The country's population density also means that solutions must be scalable and resilient. This influences how technology solutions are designed for India, specifically in ways that ease their adaptation for and deployment in any country. The proliferation of AI and the upcoming 5G rollout further strengthens the country's capabilities to deploy edge computing scenarios. India's existing strengths in software, an emerging hardware ecosystem, the advantage of an innovative start-up community, and abundance of talent all lend themselves to its potential in identifying a variety of use cases and developing and implementing solutions at scale.

In addition, the Indian government is actively involved in seeding new innovation, with supportive policies such as the National Strategy on Artificial Intelligence by NITI Aayog and the Emerging Technologies division in the Ministry of Electronics & Informative Technology. Owing in part to policies like these in countries around the world, as per the Worldwide Edge Spending Guide from IDC,, the worldwide edge computing market will reach $250.6 billion in 2024.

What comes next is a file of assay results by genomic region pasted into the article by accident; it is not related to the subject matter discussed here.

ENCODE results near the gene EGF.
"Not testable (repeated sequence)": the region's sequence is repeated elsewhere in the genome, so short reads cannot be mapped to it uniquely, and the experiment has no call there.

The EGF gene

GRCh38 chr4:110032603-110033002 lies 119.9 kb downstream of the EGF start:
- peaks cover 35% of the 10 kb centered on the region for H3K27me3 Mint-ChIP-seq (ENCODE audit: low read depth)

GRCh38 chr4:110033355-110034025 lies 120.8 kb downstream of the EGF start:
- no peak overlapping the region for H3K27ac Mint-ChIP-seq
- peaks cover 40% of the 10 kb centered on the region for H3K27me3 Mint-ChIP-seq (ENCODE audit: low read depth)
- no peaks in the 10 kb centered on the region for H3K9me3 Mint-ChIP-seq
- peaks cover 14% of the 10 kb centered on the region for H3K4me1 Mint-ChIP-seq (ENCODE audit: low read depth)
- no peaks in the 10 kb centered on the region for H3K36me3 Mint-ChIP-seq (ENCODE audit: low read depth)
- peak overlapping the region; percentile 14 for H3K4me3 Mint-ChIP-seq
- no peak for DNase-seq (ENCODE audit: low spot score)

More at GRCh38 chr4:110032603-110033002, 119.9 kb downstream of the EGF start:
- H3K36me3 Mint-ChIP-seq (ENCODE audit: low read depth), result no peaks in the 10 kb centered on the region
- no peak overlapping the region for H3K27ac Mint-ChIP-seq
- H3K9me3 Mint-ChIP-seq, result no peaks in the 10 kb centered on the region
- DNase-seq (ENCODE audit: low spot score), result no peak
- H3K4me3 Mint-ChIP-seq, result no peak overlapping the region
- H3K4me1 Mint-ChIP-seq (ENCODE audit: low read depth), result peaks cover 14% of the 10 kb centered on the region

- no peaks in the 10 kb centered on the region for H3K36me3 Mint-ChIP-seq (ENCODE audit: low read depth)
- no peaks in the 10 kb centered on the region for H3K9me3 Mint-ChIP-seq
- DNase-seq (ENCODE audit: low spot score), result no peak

Identifying innovative use cases

Critical sectors in India, including agriculture, education, healthcare, power, and retail, among others, are already seeing emerging use cases that can increase efficiencies and solve key challenges.

For example, per the Economic survey for 2020-21, India has transmission and distribution losses of over 20 per cent in the power sector. India's Ministry of Power launched its Smart Meter National Programme, which put distributed intelligence to use and enabled distributors to achieve 95 per cent billing efficiency during the lockdown using smart meters. Once the solution is deployed, it will help the power sector minimize its transmission and distribution losses within a few years.